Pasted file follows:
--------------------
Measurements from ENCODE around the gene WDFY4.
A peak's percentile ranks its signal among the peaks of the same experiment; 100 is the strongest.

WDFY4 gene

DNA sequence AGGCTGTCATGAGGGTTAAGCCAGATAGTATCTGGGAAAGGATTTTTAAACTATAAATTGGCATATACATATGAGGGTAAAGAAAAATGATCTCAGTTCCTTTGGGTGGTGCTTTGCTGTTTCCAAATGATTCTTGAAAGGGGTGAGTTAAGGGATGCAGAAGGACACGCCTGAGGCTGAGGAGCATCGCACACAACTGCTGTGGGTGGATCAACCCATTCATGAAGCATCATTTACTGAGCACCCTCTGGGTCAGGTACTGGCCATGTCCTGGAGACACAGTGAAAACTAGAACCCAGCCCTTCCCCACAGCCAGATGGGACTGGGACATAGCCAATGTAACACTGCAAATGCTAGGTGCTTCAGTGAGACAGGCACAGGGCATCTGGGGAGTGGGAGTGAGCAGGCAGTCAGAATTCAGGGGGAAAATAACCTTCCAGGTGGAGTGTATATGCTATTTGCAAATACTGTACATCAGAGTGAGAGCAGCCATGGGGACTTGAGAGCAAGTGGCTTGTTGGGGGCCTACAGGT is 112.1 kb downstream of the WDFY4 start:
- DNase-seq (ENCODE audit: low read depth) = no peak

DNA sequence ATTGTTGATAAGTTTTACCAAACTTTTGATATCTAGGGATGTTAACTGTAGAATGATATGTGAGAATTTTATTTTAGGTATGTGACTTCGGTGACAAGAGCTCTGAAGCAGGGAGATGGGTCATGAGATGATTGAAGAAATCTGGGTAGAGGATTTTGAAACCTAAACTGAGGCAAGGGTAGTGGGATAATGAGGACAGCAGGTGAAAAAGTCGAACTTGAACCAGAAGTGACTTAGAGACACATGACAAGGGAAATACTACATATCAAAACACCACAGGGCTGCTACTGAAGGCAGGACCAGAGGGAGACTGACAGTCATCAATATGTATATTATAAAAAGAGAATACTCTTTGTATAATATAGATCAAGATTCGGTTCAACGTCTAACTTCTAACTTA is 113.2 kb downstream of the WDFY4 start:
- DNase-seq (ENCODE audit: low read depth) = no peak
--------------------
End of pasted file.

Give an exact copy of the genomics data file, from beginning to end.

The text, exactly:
Measurements from ENCODE around the gene WDFY4.
A peak's percentile ranks its signal among the peaks of the same experiment; 100 is the strongest.

WDFY4 gene

DNA sequence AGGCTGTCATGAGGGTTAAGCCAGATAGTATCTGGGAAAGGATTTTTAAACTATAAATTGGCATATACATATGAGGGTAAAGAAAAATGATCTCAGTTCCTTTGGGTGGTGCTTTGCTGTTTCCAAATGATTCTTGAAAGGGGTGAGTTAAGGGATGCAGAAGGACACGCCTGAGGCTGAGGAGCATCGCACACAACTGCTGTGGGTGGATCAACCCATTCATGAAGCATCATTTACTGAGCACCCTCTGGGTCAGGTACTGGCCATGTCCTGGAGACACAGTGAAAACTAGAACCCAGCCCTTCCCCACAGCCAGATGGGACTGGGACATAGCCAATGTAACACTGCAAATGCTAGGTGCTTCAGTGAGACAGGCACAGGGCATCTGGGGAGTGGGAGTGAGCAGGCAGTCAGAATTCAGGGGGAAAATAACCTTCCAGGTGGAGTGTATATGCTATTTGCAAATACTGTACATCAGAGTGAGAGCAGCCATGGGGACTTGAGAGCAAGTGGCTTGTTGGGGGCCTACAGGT is 112.1 kb downstream of the WDFY4 start:
- DNase-seq (ENCODE audit: low read depth) = no peak

DNA sequence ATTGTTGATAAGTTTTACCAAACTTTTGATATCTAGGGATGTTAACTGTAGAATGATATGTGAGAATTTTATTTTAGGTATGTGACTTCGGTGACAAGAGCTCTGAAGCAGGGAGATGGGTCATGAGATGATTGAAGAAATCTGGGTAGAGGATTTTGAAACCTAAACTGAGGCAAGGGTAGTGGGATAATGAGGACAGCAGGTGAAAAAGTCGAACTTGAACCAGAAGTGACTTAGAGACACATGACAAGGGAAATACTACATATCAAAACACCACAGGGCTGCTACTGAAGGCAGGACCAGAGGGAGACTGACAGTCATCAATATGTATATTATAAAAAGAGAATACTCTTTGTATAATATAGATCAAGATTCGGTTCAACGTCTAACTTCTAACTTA is 113.2 kb downstream of the WDFY4 start:
- DNase-seq (ENCODE audit: low read depth) = no peak